Out of Hiding
by Rev. Paul Scalia
Reprinted be permission of "The Arlington Catholic Herald"
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Matthew wrote to show that Christ
Messiah and fulfilled the Jewish prophecies.
Jesus said to his disciples: "Not everyone who says to me, 'Lord, Lord,' will enter the kingdom of heaven, but only the one who does the will of my Father in heaven. Many will say to me on that day, 'Lord, Lord, did we not prophesy in your name? Did we not drive out demons in your name? Did we not do mighty deeds in your name? Then I will declare to them solemnly, 'I never knew you. Depart from me, you evil doers."
"Everyone who listens to these words of mine and acts on them will be like a wise man who built his house on rock. The rain fell, the floods came, and the winds blew and buffeted the house. But it did not collapse; it had been set solidly on rock. Any everyone who listens to these words of mine but does not act on them will be like a fool who built his house on sand. The rain fell, the floods came, and the winds blew and buffeted the house. And it collapsed and was completely ruined."
"Where are you?" These are God's first words to man after the fall, (cf. Gen 3:9) Adam and Eve were in hiding, of course. Adam explains, "I heard you in the garden; but I was afraid, because I was naked, so I hid myself." (Gen 3:10) After their sin they suddenly became ashamed of their nakedness - which before that had been no occasion of shame. (cf. Gen 2:25) We can see the physical nakedness of Adam and Eve as a sign of a deeper, spiritual nakedness they suffer. they are spiritually naked before God. Their sin and rebellion, the ugliness of their souls, is exposed. They are ashamed of themselves. So they hide. And we have hidden from God ever since.
Shame is perhaps the sin's greatest and most lasting wound. We do not want anyone - not even God - to see our viciousness and guilt. Of course, there is a good kind of shame. We ought to be ashamed of the evil we do. Such shame leads to repentance, turning back to God and receiving forgiveness.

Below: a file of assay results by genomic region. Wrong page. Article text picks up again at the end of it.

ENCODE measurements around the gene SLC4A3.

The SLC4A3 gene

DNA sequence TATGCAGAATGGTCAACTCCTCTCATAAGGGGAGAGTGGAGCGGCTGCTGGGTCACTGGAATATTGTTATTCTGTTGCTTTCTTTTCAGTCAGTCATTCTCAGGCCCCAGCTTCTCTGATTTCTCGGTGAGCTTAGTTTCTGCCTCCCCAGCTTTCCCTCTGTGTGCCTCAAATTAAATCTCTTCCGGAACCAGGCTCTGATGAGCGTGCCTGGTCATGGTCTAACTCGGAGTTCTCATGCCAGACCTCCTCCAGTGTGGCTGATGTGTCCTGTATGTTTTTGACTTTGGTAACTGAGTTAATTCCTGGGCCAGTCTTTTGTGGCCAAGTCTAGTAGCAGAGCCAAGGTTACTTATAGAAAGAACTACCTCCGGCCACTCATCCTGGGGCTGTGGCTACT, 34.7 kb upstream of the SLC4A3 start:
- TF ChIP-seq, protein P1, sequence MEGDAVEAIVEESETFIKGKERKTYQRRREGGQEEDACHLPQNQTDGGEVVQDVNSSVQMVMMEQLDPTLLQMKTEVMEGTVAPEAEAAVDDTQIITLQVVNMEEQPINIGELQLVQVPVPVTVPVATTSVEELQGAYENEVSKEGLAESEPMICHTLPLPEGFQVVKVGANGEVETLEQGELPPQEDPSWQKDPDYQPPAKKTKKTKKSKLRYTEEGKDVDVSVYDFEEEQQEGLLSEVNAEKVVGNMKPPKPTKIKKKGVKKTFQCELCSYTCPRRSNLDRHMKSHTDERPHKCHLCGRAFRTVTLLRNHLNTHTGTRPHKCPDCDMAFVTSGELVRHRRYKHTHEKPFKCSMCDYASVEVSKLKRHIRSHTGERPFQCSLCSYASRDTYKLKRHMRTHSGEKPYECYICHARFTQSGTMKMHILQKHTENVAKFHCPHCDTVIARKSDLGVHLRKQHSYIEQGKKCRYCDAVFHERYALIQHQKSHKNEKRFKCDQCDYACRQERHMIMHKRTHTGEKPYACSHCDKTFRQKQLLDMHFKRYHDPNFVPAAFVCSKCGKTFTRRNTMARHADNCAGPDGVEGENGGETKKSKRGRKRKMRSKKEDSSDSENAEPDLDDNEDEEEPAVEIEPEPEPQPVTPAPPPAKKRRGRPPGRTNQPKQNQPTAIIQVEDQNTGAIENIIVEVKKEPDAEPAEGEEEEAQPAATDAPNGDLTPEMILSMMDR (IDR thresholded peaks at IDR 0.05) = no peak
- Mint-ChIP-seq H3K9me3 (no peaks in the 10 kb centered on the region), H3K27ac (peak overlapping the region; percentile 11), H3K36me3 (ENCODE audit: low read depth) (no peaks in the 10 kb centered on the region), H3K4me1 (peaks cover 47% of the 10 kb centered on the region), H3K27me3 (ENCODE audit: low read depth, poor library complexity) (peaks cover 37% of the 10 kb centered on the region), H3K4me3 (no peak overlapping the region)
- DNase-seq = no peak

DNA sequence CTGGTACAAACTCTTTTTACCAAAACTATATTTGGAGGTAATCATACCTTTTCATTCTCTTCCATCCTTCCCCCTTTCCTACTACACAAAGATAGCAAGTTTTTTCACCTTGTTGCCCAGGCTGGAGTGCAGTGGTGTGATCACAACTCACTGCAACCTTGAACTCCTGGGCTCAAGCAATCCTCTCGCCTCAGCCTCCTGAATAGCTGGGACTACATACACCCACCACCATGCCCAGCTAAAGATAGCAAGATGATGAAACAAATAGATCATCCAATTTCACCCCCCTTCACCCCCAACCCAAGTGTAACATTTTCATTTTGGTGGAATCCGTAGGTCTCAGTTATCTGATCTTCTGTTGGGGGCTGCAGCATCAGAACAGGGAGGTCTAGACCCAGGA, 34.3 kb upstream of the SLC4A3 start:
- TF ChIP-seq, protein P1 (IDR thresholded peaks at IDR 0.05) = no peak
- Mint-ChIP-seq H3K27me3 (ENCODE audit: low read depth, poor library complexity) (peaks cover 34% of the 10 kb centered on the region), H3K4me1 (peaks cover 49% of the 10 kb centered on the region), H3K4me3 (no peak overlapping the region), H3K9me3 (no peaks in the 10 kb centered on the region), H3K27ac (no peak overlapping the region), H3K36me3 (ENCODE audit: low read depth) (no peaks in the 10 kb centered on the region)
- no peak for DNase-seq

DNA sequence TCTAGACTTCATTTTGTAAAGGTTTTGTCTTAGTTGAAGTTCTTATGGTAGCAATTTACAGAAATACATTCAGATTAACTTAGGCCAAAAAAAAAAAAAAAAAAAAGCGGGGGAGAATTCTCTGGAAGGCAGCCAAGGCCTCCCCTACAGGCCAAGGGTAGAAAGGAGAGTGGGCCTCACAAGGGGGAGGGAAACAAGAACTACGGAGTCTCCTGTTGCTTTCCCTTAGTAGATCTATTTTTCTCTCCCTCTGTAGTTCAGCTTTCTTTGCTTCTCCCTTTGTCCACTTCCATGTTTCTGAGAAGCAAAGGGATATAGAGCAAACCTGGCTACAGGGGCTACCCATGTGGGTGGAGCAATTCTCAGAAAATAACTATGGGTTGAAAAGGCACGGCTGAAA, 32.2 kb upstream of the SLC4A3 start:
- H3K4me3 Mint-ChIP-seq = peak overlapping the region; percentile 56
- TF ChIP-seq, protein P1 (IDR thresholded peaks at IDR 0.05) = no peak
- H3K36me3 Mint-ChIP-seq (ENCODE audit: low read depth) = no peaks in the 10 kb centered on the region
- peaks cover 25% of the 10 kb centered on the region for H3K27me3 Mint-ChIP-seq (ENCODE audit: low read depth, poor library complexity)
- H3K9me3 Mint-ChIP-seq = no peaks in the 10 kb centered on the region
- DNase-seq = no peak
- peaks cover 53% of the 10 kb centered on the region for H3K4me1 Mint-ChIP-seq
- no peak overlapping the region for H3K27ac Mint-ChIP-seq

We run into trouble, however, when we allow guilt to make us ashamed - not of what we did - but of ourselves. We forget our dignity and we hide from God. We tragically conceal ourselves from the only One Who can heal our wound. But He persists and will not let us be. His question resounds throughout history to each of us: "Where are you?" Indeed, He has come into the world to seek us out and save us from sin ... and shame. We, for our part, must no longer hide but allow Him to find us.
The Christian life, the, means not only knowing God but also (perhaps even more) being known by Him. In effect, to come out of hiding and allow Him to find us. St. Paul explains to the Galatians, "you have come to know God" - and then correcting himself adds - "or rather to be known by God." (Gal 4:9) To know God without allowing ourselves to be known by Him - that is, to be found - does not benefit us. Even the demons believe ... and tremble." (Jas 2:19)
All of this helps explain Our Lord's mysterious (and harsh) words regarding those who expect salvation simply because they knew Him: "I will declare to them solemnly, "I never knew you. Depart from me, you evildoers." (Mt 7:23) It seems that they knew Him in a superficial manner only. It would be better to say that they knew about Him. They had never entered that relationship that means not only knowing Him personally ... but allowing Him to know them.
"I never knew you. Depart from me, you evildoers." Certainly Jesus knows each of us - better than we know ourselves. But His words indicate that we stand in danger of not making ourselves known to Him. We can remain in hiding, trapped in our shame. He has revealed Himself to us in His word and sacrament. But we often settle for a superficial relationship, not inviting Him into a deeper and more intimate knowledge of us.
In many respects, the more difficult aspect of the Christian life is not God's revelation to us but our revelation to Him. He has taken the initiative and revealed Himself to us. We must respond in like manner, allowing ourselves (as Adam and Eve did not) to be spiritually naked before Him. Only when we lay bare our sins, wounds and disgrace before Him can He then forgive our sins, heal our wounds and restore our dignity.
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